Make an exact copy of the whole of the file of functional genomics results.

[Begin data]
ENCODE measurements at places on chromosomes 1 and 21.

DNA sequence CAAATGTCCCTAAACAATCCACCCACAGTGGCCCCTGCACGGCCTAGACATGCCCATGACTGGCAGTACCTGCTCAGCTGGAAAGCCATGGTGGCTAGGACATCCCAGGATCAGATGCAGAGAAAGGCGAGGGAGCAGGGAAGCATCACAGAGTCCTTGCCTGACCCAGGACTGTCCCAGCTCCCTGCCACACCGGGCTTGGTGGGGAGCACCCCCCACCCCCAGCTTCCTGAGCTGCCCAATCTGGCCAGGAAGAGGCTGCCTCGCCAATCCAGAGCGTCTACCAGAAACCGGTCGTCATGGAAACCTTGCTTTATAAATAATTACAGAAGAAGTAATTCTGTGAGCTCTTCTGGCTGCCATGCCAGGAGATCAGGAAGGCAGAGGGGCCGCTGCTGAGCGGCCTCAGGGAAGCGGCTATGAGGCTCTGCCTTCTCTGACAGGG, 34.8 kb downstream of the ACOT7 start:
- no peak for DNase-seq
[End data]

ENCODE measurements at places on chromosomes 1 and 21.

DNA sequence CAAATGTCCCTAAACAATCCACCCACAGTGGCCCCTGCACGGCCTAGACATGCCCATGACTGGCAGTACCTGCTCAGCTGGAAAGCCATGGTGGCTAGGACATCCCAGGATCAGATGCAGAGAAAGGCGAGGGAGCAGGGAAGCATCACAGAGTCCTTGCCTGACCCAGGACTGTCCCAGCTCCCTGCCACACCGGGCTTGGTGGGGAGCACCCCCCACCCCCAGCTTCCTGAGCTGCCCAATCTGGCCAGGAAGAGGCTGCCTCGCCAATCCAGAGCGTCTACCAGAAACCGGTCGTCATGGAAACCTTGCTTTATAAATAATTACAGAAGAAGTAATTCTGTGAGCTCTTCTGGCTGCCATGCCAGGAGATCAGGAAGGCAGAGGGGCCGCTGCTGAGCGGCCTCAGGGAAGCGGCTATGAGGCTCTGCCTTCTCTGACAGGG, 34.8 kb downstream of the ACOT7 start:
- no peak for DNase-seq